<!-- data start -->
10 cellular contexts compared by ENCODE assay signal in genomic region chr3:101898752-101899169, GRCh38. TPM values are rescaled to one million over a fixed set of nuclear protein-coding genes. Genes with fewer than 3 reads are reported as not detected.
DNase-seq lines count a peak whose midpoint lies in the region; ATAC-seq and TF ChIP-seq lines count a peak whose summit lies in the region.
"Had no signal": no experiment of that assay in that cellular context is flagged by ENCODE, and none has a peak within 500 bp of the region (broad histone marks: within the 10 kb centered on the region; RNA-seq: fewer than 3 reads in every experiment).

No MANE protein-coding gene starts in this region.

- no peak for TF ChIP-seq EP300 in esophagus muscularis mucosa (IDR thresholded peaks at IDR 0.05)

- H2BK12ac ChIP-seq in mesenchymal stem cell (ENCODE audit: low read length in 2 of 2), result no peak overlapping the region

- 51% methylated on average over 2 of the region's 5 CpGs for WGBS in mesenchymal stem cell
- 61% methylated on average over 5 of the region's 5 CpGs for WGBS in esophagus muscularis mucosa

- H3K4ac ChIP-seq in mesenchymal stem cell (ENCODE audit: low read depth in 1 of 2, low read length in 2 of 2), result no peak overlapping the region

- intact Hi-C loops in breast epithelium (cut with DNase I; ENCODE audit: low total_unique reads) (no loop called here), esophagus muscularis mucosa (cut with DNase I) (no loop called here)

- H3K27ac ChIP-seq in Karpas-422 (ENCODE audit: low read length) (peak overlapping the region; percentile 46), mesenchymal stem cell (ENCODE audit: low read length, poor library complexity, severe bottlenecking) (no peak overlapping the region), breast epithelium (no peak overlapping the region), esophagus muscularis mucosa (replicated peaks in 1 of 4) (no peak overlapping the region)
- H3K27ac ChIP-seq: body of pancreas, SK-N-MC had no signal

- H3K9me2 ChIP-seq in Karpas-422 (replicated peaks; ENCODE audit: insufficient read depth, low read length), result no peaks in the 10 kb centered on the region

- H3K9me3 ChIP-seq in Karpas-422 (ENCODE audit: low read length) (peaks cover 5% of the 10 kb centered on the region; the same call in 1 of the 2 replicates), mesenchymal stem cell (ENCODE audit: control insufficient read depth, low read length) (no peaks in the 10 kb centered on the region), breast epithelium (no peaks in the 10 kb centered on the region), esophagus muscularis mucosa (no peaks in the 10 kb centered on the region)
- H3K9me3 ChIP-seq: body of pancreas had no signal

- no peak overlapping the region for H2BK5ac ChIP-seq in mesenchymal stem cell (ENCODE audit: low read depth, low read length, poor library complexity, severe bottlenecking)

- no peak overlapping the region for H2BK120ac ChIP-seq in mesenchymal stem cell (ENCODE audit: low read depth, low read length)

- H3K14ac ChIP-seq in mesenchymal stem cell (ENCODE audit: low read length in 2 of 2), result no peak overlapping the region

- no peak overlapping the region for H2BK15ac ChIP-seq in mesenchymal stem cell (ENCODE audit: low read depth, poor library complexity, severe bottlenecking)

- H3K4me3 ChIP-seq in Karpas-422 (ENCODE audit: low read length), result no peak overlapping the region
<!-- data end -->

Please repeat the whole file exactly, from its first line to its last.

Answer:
10 cellular contexts compared by ENCODE assay signal in genomic region chr3:101898752-101899169, GRCh38. TPM values are rescaled to one million over a fixed set of nuclear protein-coding genes. Genes with fewer than 3 reads are reported as not detected.
DNase-seq lines count a peak whose midpoint lies in the region; ATAC-seq and TF ChIP-seq lines count a peak whose summit lies in the region.
"Had no signal": no experiment of that assay in that cellular context is flagged by ENCODE, and none has a peak within 500 bp of the region (broad histone marks: within the 10 kb centered on the region; RNA-seq: fewer than 3 reads in every experiment).

No MANE protein-coding gene starts in this region.

- no peak for TF ChIP-seq EP300 in esophagus muscularis mucosa (IDR thresholded peaks at IDR 0.05)

- H2BK12ac ChIP-seq in mesenchymal stem cell (ENCODE audit: low read length in 2 of 2), result no peak overlapping the region

- 51% methylated on average over 2 of the region's 5 CpGs for WGBS in mesenchymal stem cell
- 61% methylated on average over 5 of the region's 5 CpGs for WGBS in esophagus muscularis mucosa

- H3K4ac ChIP-seq in mesenchymal stem cell (ENCODE audit: low read depth in 1 of 2, low read length in 2 of 2), result no peak overlapping the region

- intact Hi-C loops in breast epithelium (cut with DNase I; ENCODE audit: low total_unique reads) (no loop called here), esophagus muscularis mucosa (cut with DNase I) (no loop called here)

- H3K27ac ChIP-seq in Karpas-422 (ENCODE audit: low read length) (peak overlapping the region; percentile 46), mesenchymal stem cell (ENCODE audit: low read length, poor library complexity, severe bottlenecking) (no peak overlapping the region), breast epithelium (no peak overlapping the region), esophagus muscularis mucosa (replicated peaks in 1 of 4) (no peak overlapping the region)
- H3K27ac ChIP-seq: body of pancreas, SK-N-MC had no signal

- H3K9me2 ChIP-seq in Karpas-422 (replicated peaks; ENCODE audit: insufficient read depth, low read length), result no peaks in the 10 kb centered on the region

- H3K9me3 ChIP-seq in Karpas-422 (ENCODE audit: low read length) (peaks cover 5% of the 10 kb centered on the region; the same call in 1 of the 2 replicates), mesenchymal stem cell (ENCODE audit: control insufficient read depth, low read length) (no peaks in the 10 kb centered on the region), breast epithelium (no peaks in the 10 kb centered on the region), esophagus muscularis mucosa (no peaks in the 10 kb centered on the region)
- H3K9me3 ChIP-seq: body of pancreas had no signal

- no peak overlapping the region for H2BK5ac ChIP-seq in mesenchymal stem cell (ENCODE audit: low read depth, low read length, poor library complexity, severe bottlenecking)

- no peak overlapping the region for H2BK120ac ChIP-seq in mesenchymal stem cell (ENCODE audit: low read depth, low read length)

- H3K14ac ChIP-seq in mesenchymal stem cell (ENCODE audit: low read length in 2 of 2), result no peak overlapping the region

- no peak overlapping the region for H2BK15ac ChIP-seq in mesenchymal stem cell (ENCODE audit: low read depth, poor library complexity, severe bottlenecking)

- H3K4me3 ChIP-seq in Karpas-422 (ENCODE audit: low read length), result no peak overlapping the region